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A Man's Movement

Posted January 4th, 2011 at 08:57 AM by chas
"The savage mode does great damage to soul, earth, and humankind; we can say that through the savage man is wounded he prefers not to examine it. The Wild Man, who has examined his wound, resembes a Zen priest, a shaman..."
--Robert Bly,
Iron John: A Book About Men, 1990

"Too much fire and a man becomes rigid...Too much water and he never gets to the point...When a culture forgets that men need to go back and forth, it polarizes into violence on the one hand and passivity on the other."
--Michael Meade,
Men and the Water of Life:
Initiation and the Tempering of Men, 1993

In the early 1990s, some brave men who had been looking for a new paradigm for masculinity, began reconnecting with the ancient path of male initiation and created The Men's Movement. Publically it would only last a short time. Many people only heard vaguely of men getting together and drumming in the woods. But it would create an energetic network among many men who used it as a vehicle of liberation. The Woman's Movement of the Sixties had led females to a questioning of their role, and during that time many found both individual answers and social strength. Men had to find a Way, but it would be a different one for them. The poet and the Buddhist drummer/storyteller quoted above, along with Jungian psyhologist James Hillman, held conferences across the country. Living in NYC, I managed to attend two of them, and a third related poetry performance. I was part of a local men's group for several years as well. Men who had had no mentors and few friends in this modern materialistic and nonspiritual society attempted to make positive friendships with other men in an new mode.

The leaders had studied the old "fairy tales," and reconstructed their functions as teaching stories. They found many of the old legends of world cultures could still be 'translated' as deep psychological messages in a bottle from their ancestors. At the conferences we drummed, chanted, listened to stories, and thought about them. We honored older men, and their long life experiences. Although young men participated as well, not until about the age of forty could a male draw serious conclusions about his life of the kind that would nourish him internally and allow him to mentor others through a recapitulation of his own healing process.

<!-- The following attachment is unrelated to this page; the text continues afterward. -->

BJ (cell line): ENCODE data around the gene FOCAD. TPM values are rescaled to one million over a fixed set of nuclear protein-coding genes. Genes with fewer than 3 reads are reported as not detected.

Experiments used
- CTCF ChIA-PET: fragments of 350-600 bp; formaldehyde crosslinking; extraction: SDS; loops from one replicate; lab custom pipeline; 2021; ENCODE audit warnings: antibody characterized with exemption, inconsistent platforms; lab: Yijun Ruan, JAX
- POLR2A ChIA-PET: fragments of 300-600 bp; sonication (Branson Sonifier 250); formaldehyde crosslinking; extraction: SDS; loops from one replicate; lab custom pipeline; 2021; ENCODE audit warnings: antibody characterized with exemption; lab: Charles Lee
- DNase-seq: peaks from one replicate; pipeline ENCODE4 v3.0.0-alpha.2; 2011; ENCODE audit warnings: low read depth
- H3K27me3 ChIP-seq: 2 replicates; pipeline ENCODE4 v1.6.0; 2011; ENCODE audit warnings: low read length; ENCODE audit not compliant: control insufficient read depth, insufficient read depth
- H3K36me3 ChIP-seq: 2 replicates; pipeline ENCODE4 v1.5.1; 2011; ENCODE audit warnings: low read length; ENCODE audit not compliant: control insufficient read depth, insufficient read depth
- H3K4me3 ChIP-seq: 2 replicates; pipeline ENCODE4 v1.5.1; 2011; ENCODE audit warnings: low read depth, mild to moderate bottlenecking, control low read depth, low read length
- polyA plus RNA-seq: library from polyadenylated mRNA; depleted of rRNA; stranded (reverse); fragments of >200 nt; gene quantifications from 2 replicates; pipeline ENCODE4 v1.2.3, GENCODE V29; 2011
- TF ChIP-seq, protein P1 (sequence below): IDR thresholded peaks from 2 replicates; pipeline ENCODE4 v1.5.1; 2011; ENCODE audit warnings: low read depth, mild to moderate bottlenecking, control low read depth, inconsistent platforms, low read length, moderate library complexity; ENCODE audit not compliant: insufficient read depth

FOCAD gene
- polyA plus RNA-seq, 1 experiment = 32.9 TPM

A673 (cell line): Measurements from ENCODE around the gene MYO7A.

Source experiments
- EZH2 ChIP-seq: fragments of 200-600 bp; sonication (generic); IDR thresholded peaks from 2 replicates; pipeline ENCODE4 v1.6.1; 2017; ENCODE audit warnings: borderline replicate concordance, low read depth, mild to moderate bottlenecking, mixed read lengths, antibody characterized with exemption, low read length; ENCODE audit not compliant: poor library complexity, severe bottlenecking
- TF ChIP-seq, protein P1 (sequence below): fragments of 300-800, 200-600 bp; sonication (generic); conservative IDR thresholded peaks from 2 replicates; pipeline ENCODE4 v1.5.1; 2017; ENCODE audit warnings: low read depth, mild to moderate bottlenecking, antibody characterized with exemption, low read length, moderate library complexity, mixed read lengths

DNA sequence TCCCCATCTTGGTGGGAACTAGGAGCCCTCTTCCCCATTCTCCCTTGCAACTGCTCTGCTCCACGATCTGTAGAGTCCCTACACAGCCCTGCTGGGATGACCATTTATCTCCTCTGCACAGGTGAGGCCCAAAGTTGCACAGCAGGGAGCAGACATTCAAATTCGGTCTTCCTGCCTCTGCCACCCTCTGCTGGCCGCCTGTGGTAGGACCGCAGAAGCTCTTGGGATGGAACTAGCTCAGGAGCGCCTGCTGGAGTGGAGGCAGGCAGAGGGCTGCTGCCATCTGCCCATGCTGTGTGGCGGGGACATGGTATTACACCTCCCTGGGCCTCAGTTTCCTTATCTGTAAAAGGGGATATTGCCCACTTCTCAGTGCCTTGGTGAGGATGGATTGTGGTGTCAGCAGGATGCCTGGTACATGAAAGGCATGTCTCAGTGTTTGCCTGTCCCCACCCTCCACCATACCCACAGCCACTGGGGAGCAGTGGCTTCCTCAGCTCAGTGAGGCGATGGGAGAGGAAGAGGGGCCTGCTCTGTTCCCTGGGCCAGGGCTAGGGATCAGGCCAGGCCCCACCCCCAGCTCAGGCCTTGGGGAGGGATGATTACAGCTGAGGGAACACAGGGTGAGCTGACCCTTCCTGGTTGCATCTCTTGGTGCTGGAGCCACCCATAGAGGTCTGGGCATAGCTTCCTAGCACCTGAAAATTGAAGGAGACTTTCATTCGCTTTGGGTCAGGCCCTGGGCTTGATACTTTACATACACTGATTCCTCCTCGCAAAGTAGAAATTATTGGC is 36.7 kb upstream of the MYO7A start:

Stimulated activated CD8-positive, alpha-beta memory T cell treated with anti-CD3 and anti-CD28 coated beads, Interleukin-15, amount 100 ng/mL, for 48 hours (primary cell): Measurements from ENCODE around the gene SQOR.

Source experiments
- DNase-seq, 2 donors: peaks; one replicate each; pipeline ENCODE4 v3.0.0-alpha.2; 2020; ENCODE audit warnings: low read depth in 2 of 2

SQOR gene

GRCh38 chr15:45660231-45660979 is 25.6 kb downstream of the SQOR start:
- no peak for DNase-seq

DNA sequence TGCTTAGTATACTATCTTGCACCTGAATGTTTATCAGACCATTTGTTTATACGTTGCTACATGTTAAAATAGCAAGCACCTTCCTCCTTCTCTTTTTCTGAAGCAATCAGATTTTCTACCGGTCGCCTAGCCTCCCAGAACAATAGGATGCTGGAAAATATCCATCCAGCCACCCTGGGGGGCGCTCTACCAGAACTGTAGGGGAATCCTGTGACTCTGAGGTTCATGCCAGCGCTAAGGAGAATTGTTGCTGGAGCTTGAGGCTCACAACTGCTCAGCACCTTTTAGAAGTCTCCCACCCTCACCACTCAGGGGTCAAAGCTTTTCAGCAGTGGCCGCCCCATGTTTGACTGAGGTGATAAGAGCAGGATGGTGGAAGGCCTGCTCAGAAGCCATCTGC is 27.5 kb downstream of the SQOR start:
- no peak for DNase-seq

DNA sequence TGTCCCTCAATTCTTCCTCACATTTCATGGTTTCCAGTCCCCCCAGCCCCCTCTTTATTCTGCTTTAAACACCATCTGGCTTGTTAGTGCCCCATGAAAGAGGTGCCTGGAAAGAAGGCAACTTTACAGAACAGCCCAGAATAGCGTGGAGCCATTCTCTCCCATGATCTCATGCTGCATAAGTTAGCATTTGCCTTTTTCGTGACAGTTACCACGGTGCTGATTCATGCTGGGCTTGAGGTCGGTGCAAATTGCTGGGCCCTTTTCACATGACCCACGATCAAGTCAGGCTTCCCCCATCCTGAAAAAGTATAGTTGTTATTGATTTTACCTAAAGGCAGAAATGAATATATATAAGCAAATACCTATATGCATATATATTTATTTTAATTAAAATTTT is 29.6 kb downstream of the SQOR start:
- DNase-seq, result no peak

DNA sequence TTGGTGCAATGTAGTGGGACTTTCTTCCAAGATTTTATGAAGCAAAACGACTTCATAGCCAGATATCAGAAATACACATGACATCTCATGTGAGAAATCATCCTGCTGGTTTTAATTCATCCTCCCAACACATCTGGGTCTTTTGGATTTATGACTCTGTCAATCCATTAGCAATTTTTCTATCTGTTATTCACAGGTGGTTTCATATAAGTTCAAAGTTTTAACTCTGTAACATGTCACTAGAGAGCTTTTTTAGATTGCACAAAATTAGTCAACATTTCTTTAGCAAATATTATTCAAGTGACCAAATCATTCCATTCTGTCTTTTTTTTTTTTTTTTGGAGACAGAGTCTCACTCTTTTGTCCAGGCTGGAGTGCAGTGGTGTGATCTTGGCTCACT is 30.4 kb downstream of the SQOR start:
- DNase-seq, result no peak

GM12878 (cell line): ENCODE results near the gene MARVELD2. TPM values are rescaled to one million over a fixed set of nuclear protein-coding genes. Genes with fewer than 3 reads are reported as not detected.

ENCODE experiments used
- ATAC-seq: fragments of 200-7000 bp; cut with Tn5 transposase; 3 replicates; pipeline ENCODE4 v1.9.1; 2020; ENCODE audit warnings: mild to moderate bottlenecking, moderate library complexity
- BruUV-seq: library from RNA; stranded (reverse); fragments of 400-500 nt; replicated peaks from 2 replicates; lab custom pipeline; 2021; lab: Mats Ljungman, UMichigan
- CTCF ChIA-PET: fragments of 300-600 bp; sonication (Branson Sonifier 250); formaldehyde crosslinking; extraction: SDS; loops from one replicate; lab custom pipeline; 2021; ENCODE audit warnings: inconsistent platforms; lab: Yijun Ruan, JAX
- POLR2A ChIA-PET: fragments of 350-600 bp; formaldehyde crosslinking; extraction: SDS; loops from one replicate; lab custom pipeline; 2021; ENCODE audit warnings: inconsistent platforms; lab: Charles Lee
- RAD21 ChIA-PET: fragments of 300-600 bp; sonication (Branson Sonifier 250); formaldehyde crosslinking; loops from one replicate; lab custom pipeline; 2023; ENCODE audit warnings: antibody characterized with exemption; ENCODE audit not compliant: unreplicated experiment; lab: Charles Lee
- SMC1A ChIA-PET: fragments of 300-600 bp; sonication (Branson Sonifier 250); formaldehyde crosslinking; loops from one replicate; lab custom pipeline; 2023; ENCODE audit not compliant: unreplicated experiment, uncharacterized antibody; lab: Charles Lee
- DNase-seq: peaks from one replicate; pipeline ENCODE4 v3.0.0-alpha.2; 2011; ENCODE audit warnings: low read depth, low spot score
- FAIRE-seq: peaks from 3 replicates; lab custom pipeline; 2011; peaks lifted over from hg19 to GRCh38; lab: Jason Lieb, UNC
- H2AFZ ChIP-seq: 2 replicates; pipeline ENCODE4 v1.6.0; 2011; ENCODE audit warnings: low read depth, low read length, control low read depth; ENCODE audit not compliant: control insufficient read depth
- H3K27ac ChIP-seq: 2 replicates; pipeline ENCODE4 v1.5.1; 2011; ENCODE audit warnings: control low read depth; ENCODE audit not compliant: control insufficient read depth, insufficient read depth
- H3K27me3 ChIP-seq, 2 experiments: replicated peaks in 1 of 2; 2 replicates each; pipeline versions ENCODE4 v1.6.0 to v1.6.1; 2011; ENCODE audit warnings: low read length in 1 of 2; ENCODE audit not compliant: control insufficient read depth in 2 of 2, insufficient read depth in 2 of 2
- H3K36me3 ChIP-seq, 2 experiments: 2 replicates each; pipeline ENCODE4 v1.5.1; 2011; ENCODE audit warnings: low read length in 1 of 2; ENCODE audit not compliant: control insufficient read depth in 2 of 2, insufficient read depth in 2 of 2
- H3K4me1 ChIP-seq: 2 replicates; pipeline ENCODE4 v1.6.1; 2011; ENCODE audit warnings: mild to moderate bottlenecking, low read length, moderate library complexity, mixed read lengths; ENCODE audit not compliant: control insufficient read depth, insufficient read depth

Both men and women should have their own Societies, where members of the opposite sex are not allowed. That helps build up the individual in strength of many kinds, so that he or she will be ready for a relationship with the Mysterious Other. This was the Old Way, which we have forgotten. It is remembered today in the Men's Poker Night or the Girls Night Out.

"What will you take as recompense for your father's death, to end our feud?" asked Odin.
"I'll settle for a husband and a bellyful of laughter!" replied Skadi, Princess of Giantland.
--The Marriage of Skadi and Njord

I rarely participate in spiritual rites myself, whether conventional or unconventional. My love is for the mythology and the deep knowledge, sometimes only partly conscious, that comes from reading it. The particular GODDESS I "serve" through meditation is the opposite of what I am in this world. I started with a soft, 'feminine' personality, and learned how to be a male as more of a job. I consider my own individual self as a role I am playing, for it is not all that I am. As an overly intellectual chap, I took a year of Kung Fu, and it changed the very way I walk. That's not very long to study a martial art. On the other hand, all the others who started with me dropped out way before a year was up. I am careful what I get involved with, because I like to finish what I start, at least to a recognizable end.

SHE is the blonde Scandanavian version of Xena, Warrior Princess, and Patroness of the Northland. A fierce giantess who issues her battle challenge under the very walls of the Gods. The Snowshoe Goddess, who hunts among the snow fields on skis. Yet make her laugh, and she is yours. And from her are born the most beloved twins of all.

So we criss cross back and forth between strength and yielding from the perspectives of our opposite sex roles, both of which seem contradictory to our inner natures. I have honored her by telling my own version of her myth. She honors me by accepting who I am, and working from there. One Skandanavian Theosopical authoress has translated her name as "The Wounded One." Together we look at life, and between us, consider What Is To Be Done.
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